FT: There are people who say give this more time.

Dr Kissinger: I agree we need time and patience and having been involved in a war with some similar characteristics, the last thing the administration needs is to be harassed by people pressuring them from the outside.

So my basic attitude is to be supportive of the overall effort administration and to support the objectives that the president stated in his relief of General McChrystal.

But I do think that the basic premise that you can work towards a national government that can replace the American security effort in a deadline of 12 months provides a mechanism for failure. On the other hand, if we are willing to pursue the stated objective the public must be prepared for a long struggle. This is a choice that needs to be made explicitly or else we should look for intermediate objectives.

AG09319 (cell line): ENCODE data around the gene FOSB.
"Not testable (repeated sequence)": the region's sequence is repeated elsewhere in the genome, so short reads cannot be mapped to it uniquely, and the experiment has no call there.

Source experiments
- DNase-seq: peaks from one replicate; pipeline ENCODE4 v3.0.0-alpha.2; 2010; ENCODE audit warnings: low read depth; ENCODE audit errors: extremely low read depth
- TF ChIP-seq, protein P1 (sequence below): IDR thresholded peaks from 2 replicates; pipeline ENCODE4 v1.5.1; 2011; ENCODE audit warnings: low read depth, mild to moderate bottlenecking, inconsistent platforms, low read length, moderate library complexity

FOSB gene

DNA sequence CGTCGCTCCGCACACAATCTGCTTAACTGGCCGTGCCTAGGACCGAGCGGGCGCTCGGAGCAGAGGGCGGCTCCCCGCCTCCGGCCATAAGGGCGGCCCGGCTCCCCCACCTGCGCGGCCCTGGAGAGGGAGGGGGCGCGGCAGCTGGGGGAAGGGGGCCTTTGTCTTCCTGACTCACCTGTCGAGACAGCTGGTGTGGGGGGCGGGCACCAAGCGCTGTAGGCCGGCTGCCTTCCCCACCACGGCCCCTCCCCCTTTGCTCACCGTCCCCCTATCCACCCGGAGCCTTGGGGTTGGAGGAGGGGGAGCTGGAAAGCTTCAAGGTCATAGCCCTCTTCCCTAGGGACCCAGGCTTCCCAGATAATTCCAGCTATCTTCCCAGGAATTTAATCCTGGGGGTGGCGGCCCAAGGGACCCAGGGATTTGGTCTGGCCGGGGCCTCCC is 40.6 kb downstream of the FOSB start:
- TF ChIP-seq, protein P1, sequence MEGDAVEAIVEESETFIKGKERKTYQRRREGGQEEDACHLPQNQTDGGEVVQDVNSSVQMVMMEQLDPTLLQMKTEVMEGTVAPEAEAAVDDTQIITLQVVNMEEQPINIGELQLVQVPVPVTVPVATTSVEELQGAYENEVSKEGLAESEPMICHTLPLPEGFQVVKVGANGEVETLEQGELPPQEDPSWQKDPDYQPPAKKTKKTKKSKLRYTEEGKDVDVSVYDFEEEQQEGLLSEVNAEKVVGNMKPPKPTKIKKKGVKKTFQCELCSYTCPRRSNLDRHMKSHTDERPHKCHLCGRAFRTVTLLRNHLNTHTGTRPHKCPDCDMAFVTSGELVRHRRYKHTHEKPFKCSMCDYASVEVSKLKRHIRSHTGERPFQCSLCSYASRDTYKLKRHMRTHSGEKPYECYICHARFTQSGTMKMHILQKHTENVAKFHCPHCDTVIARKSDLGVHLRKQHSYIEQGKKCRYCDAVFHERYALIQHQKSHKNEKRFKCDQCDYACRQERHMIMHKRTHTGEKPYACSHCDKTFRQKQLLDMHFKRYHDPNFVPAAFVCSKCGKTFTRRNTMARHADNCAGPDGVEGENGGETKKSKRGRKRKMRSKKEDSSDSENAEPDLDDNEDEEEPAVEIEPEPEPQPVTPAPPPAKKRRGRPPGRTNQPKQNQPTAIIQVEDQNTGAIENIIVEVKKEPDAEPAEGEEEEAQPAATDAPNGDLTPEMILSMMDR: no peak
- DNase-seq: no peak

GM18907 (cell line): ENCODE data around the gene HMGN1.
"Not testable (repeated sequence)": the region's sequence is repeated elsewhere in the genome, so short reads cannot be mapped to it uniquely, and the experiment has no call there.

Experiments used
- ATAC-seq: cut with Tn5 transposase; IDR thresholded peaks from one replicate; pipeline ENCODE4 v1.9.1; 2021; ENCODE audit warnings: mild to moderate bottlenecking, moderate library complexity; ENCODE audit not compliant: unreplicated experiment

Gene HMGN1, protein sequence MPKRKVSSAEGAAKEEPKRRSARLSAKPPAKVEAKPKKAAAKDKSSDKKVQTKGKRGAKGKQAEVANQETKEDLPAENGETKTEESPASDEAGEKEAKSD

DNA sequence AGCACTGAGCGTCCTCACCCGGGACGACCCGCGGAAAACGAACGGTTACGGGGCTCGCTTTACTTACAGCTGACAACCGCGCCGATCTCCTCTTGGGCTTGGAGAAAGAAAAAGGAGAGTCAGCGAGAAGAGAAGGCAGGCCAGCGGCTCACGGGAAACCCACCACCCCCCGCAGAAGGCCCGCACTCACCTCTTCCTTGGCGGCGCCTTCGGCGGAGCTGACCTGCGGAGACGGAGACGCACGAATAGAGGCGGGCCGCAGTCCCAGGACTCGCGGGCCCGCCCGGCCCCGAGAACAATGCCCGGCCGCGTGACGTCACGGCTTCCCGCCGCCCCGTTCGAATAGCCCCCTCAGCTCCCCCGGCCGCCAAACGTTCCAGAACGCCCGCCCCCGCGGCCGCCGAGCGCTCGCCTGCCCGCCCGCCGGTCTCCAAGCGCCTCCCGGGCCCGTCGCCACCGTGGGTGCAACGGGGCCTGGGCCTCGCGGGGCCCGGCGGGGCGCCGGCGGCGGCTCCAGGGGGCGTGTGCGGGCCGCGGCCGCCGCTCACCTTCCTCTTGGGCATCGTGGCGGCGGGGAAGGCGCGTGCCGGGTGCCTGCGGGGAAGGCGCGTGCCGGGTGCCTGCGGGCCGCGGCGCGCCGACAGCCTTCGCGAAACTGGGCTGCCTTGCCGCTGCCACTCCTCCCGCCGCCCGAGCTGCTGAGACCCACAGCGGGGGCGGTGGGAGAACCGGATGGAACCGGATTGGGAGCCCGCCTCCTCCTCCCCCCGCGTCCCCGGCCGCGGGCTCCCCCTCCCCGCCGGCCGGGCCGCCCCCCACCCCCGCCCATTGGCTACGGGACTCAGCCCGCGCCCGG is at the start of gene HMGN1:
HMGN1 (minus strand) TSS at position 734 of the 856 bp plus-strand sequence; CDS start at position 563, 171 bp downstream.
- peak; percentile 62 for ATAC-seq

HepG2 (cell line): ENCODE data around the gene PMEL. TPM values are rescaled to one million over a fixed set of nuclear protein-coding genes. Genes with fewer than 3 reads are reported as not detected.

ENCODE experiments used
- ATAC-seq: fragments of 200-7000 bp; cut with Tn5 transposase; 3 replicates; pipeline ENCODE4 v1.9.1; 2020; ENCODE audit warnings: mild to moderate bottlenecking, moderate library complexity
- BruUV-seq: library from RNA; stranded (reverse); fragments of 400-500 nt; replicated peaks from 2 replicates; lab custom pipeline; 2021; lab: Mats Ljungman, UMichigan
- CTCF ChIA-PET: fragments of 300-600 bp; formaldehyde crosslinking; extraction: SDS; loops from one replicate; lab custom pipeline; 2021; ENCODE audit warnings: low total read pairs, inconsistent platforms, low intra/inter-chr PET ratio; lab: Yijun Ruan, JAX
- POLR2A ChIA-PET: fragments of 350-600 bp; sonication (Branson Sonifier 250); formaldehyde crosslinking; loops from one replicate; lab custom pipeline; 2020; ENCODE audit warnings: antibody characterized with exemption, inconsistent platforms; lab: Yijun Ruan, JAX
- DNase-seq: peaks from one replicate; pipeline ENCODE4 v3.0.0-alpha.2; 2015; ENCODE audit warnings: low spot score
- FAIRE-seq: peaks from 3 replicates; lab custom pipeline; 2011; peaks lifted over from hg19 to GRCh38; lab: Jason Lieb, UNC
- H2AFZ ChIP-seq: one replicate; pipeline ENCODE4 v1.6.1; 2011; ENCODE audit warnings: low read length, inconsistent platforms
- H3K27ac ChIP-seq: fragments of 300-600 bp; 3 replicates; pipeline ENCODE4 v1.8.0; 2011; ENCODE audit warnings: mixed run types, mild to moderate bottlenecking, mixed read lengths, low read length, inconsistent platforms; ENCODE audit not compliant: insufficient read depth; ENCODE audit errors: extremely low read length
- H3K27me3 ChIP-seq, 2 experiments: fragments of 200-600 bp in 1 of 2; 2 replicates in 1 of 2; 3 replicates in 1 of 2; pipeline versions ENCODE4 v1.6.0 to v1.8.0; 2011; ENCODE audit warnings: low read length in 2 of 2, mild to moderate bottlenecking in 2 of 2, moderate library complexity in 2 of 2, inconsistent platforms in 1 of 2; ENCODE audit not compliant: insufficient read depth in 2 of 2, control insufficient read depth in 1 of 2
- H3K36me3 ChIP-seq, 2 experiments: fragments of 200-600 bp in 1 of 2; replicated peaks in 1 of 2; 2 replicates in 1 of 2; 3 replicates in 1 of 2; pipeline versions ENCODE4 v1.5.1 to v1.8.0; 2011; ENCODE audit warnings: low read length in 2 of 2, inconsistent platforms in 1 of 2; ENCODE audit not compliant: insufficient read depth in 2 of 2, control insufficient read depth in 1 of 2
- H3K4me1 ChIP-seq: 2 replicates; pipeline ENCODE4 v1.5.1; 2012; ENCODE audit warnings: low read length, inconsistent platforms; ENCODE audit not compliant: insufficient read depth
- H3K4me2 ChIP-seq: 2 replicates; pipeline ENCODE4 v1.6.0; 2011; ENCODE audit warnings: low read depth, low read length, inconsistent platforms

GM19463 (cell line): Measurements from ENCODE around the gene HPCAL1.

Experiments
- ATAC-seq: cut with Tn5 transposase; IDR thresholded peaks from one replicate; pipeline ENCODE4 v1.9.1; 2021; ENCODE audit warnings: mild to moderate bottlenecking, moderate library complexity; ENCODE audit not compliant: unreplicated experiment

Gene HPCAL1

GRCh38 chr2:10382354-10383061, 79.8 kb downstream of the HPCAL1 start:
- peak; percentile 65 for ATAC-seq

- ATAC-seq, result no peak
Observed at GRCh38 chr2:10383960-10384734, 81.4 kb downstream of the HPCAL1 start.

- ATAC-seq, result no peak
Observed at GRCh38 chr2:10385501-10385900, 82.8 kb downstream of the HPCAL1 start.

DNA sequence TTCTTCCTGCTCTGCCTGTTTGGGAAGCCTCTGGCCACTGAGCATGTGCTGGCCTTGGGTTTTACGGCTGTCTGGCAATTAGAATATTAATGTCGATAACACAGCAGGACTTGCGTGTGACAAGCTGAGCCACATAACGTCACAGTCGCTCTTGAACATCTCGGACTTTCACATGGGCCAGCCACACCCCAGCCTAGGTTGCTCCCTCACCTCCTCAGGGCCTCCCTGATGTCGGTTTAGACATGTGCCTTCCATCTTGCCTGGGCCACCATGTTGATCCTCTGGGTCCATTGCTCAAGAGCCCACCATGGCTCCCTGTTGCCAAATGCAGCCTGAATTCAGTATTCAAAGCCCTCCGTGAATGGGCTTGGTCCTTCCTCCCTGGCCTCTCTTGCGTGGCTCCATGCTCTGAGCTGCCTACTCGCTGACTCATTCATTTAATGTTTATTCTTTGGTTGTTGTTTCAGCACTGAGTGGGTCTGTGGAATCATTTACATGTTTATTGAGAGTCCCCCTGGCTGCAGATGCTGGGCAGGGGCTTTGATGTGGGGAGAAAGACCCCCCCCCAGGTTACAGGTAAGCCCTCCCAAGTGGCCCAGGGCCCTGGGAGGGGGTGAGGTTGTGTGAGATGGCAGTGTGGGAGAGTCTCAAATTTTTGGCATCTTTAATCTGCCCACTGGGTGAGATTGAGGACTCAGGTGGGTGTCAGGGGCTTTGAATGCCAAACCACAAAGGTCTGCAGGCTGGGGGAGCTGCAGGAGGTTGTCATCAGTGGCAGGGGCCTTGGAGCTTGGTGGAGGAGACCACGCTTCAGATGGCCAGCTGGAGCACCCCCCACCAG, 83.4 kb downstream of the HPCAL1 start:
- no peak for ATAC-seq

On the other hand, Gen. David Petraeus left open the possibility of recommending that President Barack Obama delay his plans to start withdrawing troops from Afghanistan next summer if the new commander can't turn around the stalemated war.

"There will be an assessment at the end of this year after which undoubtedly we'll make certain tweaks, refinements, perhaps some significant changes," Petraeus told a Senate panel Tuesday of the battle plan and the timeline Obama has laid out.

The Senate Armed Services Committee quickly approved Petraeus for the job of running the Afghan war, and the full Senate was expected to confirm him Wednesday. Obama nominated Petraeus to take over from the disgraced Gen. Stanley McChrystal, fired last week for disparaging remarks about his civilian bosses.